2022 Northwest Open Recap
The inaugural, soon-to-be annual Northwest open was held on August 26-28, 2022 at Seek Skateboard Camp. People from all over descended on the concrete jungle on a mission to destroy and take home some of the $10k prize purse. If you haven't clicked play to witness the mayhem in the video below, we suggest you do that. It's okay; we will wait...
Welcome back! Now that you are up speed, we have another treat and one more set of instructions for you. We have included a photo recap below with a mix of photos courtesy of Transworld Skateboarding staff photographer Blair Alley. Now, scroll down and feast your eyes on some of our favorite moments of the first annual Northwest Open.
Everyone from groms, moms, pros, and local legends descended on the concrete jungle to get their piece of the $10k. After about an hour of attendees getting a lay of the land and their legs warmed up, it was time to kick off the weekend's first jam session - The Poler Stuff Tent Jam. The beginning of this session quickly answered any doubts that The Northwest Open would pop off. Skaters began flying over, around, into the tent and each other. Our judges threw out money to those who put something down, and the crowd did what a crowd does, screamed.
By the end of the jam, the overall winners were clear. Kevin Kowalski and Jake Selover took home $250 each. The only issue was we couldn't find Kevin. After a brief search of the perimeter, we found Kevin ordering pizza, notified him that he had won $250, and received this response… "Oh, no way?! Sweet, I'm going to get some pizza first."
This man has his priorities straight - Pizza > prize money.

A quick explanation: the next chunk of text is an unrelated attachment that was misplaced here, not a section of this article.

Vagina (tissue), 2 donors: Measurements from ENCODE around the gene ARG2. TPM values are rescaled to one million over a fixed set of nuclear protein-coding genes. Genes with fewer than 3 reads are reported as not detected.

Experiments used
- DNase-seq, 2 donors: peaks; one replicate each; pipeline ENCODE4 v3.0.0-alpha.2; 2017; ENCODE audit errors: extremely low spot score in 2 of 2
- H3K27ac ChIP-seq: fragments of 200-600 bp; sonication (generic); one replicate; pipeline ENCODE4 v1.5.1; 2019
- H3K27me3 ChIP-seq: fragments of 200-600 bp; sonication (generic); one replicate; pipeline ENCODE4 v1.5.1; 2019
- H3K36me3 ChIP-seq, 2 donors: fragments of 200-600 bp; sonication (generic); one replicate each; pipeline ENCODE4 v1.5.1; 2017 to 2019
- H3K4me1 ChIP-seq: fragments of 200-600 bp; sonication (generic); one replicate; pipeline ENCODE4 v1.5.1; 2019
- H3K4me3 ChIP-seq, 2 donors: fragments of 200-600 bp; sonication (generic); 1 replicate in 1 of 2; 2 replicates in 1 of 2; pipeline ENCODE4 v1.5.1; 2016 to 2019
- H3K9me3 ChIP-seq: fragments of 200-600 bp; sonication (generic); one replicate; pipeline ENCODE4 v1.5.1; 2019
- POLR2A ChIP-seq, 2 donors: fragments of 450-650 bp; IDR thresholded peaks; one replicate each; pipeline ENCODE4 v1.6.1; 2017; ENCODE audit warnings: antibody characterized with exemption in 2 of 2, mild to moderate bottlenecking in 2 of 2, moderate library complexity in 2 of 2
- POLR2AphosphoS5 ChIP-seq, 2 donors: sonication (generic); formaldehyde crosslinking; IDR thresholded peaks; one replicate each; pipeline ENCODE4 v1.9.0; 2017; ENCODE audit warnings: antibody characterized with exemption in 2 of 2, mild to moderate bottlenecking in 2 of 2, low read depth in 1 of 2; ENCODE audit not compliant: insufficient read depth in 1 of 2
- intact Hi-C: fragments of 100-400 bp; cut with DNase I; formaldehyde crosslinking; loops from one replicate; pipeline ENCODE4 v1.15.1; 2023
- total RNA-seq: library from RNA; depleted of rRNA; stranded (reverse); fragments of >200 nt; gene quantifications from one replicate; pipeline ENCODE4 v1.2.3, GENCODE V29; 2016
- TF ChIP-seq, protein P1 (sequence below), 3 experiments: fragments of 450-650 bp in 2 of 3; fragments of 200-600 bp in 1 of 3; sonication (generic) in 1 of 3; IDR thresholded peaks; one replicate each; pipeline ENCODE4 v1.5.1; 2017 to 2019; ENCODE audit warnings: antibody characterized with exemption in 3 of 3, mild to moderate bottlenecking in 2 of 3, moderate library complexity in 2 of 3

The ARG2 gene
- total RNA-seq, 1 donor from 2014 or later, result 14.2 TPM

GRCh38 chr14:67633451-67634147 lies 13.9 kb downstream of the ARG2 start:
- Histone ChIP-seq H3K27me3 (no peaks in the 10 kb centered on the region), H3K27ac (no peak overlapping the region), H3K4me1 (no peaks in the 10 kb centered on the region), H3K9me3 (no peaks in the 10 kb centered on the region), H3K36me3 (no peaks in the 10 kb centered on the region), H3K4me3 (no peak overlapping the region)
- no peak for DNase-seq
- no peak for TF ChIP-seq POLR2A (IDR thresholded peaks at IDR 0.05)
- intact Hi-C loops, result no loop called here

The events on day 1 continued to roll on in rapid succession, as did the action. The Brixton jam didn't disappoint when it came to heavy slams. Of course, people landed tricks, but the slams were something else. When it came to putting tricks down, a stand out was Tactics snow team rider Phil Hansen; he took home $250 for it too.
In the 5 o'clock hour, the RVCA "pole-jam jam" commenced. While spectators dove into their happy hour beers, Nathan Vitale made the impossible possible, Faith Bakin put on a kickflip and style clinic, and Maya Volpacchio shined as she took home $250. Maybe we are biased in our reporting here; the Tactics crew was holding it down on day 1. But did we expect anything less?
As we nestled into a few beers courtesy of Migration and Rogue Brewing, the rumors spread around camp that Uma Landsleds, Evan Smith, and the merry band of pranksters Maite Steenhoudt, Cody Chapman, Roman Pabich and friends had arrived. They were skating BOB (Building Out Back), and the rumors were verified with the sounds of techno bass blasting from Willis Kimble's trusty SOUNDBOKS and fanatical screams erupting from atop the hill.
(Can we upload a video of Maite trust fall unlisted). ??UMA EDIT??
As we approached the scene, the Tactics registration tents and countless crushed cans of beer were in front of BOB's doors. The Uma team and other merry pranksters gathered beneath, taking shelter. Outside the tent was a line of skateboards propped up in primo scattered out in some form of a line and dubbed "The Gauntlet." Humans were attempting to cross "The Gauntlet" and few successfully made it. Many of us witnessed more slams watching this than we had all day. You may ask, what is the point of this? It's called fun, you dummy. It turned out Uma did have a jam session on day one, it just wasn't what we thought or at all according to plan. Isn't that skateboarding?
Waking up on day two was hazy in a few ways, from Migration double IPA's the night before to the low-hanging fog and drizzle in the morning hours. Stepping out into the concrete jungle, we found Seek Skate Director Bryan revving an industrial leaf blower to dry the park as fast as possible. After a brief discussion asking him how the rest of his night was and hearing that shutting down BOB and the unofficial "Uma Jam" at 2am was part of it; we can probably all agree that news didn't come as much of a shock.